General News

Holiday home Brits urged to review wills

Alice Blezard September 4, 2015

A change in EU inheritance law has prompted solicitors to warn Britons with holiday homes in European countries to check their wills.

Law Society

Under new rules which came into force on August 17, UK residents with assets in Europe may be unnecessarily subjecting their property or assets to local laws.

The law of ‘forced heirship’ in European countries such as France, Spain, Portugal and Italy means that you are compelled to leave a certain percentage of your estate to your descendants, regardless of your wishes. This can cause distress and hardship to a surviving spouse or civil partner.

The change in EU Law makes it easier for UK nationals to avoid this, however they need to make this clear in their will, and explicitly state what legal jurisdiction they want their estate to be handled in.

Gary Rycroft, a solicitor and member of the Law Society’s Wills and Equity committee says that the recent high-profile death of TV star Cilla Black has brought the issue into focus.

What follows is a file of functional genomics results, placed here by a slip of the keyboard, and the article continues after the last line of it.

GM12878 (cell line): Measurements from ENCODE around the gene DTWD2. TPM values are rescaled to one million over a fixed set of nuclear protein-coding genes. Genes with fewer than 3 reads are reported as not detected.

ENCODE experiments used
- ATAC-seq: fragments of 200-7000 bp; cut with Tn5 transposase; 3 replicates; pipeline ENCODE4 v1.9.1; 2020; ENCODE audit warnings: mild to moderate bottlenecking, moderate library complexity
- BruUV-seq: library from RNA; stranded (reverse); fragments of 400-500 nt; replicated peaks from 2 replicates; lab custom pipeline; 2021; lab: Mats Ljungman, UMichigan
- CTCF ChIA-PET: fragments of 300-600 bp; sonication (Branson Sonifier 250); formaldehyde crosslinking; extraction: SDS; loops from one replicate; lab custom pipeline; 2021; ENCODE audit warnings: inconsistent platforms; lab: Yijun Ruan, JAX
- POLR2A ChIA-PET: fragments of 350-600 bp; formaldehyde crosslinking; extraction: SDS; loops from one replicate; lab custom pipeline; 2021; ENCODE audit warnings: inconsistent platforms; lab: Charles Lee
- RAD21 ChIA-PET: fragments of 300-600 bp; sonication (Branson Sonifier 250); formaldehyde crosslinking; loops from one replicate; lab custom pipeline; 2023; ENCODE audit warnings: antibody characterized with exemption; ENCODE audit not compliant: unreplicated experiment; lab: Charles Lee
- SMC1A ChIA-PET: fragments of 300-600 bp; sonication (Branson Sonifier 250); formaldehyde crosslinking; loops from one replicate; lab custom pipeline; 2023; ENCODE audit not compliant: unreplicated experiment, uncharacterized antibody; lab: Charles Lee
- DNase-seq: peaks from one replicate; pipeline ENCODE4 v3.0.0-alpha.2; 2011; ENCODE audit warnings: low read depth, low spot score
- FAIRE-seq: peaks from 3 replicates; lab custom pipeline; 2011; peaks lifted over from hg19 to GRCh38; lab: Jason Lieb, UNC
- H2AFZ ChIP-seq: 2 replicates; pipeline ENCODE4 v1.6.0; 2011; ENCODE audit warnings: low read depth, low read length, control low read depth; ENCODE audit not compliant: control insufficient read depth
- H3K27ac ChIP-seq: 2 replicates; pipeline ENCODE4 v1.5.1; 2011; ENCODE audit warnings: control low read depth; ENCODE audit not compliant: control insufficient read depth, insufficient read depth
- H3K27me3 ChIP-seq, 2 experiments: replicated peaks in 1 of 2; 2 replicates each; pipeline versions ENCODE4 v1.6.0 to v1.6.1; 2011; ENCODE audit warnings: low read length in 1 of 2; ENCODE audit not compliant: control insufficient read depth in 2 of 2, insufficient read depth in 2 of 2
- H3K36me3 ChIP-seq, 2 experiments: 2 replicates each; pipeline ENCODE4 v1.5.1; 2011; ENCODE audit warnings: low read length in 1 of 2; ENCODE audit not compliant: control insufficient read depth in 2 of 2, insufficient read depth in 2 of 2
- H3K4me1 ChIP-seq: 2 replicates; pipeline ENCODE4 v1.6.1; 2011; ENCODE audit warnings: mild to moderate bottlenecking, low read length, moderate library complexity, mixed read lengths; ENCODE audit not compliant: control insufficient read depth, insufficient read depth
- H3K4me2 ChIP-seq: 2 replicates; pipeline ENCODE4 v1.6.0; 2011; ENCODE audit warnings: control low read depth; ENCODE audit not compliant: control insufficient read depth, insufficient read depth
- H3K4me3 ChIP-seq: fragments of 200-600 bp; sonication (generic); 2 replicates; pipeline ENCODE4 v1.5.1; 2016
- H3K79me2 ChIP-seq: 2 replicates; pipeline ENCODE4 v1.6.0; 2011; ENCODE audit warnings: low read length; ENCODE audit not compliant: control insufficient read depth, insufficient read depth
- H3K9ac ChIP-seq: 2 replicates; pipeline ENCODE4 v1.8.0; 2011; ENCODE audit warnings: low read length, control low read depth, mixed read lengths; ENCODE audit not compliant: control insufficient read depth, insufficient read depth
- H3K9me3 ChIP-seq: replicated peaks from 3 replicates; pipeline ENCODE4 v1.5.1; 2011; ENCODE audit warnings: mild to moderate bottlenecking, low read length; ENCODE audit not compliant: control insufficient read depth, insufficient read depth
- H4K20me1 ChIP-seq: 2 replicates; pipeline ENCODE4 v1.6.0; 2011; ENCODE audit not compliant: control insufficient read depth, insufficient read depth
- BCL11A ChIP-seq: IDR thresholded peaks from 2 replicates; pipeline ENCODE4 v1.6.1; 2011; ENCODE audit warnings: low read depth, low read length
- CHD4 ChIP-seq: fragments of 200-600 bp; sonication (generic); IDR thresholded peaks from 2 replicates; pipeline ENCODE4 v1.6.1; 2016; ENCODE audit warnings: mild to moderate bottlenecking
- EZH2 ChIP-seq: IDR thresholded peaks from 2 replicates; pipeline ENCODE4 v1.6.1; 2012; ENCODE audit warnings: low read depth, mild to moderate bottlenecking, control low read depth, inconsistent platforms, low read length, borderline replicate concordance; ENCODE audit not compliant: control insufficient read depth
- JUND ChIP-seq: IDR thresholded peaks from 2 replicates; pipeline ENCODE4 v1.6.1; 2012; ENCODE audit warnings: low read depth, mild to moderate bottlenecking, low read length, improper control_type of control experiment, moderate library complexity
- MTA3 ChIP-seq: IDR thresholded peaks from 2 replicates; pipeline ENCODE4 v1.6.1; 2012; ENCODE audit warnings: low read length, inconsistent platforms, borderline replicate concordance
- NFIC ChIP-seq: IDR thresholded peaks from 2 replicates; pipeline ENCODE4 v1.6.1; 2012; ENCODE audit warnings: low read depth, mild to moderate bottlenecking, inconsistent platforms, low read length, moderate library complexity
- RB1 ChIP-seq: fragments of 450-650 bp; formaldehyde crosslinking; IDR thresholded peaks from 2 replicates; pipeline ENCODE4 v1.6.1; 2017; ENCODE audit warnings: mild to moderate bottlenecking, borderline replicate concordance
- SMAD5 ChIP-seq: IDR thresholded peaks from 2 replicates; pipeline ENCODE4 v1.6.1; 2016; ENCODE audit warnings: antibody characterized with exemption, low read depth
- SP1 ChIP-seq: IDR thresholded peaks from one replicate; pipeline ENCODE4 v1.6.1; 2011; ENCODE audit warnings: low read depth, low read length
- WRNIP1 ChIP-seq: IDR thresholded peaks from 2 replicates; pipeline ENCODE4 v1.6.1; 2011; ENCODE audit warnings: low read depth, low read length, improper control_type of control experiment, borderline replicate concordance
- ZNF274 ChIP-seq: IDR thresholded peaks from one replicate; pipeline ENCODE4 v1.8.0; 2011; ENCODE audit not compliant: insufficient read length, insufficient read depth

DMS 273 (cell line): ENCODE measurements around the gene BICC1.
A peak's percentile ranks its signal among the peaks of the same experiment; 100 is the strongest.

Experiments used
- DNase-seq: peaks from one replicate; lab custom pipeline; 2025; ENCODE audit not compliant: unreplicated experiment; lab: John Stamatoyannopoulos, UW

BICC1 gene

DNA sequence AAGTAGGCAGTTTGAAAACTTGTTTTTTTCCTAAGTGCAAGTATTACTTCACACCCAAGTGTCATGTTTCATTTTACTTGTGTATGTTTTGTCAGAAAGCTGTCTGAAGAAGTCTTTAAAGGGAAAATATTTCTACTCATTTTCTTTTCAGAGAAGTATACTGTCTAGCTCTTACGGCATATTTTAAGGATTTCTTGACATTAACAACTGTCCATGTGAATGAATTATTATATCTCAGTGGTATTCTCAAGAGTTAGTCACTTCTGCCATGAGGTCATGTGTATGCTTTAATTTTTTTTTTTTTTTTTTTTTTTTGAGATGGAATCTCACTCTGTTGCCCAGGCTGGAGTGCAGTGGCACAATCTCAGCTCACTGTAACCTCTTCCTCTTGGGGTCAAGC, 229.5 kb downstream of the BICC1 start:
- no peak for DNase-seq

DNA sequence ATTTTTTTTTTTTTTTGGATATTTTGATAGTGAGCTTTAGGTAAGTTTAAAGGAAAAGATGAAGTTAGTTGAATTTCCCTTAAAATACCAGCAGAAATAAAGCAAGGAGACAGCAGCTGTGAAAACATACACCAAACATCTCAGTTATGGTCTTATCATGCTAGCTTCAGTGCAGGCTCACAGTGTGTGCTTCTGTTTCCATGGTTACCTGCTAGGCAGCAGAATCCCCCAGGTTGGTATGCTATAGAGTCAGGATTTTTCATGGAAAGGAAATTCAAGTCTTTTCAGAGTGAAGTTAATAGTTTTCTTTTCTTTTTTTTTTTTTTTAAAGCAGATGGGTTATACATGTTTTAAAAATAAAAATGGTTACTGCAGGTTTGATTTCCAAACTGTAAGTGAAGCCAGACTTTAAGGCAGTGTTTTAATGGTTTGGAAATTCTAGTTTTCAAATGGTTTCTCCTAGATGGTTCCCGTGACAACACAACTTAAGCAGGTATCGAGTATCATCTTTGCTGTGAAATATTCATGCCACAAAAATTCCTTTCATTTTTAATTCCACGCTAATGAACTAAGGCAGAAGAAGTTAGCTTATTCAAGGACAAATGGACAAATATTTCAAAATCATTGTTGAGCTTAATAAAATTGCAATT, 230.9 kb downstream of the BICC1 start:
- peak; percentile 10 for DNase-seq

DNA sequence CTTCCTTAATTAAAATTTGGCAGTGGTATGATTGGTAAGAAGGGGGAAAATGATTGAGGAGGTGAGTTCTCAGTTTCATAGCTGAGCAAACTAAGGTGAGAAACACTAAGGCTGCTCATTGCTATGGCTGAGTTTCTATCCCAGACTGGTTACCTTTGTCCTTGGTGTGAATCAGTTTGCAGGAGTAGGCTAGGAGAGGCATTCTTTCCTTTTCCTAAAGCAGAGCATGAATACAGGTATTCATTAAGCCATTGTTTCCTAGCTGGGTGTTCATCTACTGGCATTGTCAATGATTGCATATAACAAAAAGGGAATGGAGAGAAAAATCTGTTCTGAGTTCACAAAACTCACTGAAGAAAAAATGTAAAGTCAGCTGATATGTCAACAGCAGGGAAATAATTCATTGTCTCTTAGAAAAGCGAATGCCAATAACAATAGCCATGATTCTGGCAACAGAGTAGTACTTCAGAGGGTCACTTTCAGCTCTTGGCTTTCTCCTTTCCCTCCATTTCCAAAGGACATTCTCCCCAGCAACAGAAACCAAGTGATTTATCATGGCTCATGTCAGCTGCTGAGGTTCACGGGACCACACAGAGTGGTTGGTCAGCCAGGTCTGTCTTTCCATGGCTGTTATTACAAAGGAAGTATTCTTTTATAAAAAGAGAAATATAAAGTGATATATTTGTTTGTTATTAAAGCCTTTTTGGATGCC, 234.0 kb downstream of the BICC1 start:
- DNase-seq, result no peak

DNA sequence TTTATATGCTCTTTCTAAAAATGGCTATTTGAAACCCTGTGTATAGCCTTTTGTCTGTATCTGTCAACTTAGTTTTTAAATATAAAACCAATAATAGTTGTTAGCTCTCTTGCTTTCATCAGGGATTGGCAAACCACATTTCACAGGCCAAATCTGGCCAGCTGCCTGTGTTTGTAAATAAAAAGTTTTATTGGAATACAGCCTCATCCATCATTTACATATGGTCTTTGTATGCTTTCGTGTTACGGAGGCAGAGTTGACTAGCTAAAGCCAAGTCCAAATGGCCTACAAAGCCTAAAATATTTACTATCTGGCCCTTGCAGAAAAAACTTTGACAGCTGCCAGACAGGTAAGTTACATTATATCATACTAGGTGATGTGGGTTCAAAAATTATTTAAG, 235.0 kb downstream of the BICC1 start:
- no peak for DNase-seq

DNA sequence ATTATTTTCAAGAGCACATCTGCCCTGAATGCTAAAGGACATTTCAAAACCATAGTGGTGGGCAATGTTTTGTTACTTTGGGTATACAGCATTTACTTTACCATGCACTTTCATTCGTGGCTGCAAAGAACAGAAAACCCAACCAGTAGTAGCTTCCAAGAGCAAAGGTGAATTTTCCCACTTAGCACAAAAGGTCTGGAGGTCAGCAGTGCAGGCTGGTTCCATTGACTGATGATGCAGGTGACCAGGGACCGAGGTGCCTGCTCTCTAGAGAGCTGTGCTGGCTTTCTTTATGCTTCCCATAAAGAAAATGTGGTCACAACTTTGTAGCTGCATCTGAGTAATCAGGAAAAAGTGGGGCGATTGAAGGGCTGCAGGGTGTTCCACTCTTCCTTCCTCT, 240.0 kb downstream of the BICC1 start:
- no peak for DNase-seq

He said: “It is assumed Cilla had her legal affairs in order and the beneficiaries of her estate will be her children. But ownership of foreign property is an extra complication when a loved one dies and with Spain for example, there are issues with regard to Spanish ‘death duty’ and how that interplays with inheritance tax payable in the UK.”

Gary said that Britons who were unsure of their position should speak to a solicitor.

He added; “A solicitor will be able to help people update their will by making a ‘choice of law’. This means people can choose whether to have English law apply upon their death or the law of the country where they have property or assets.”

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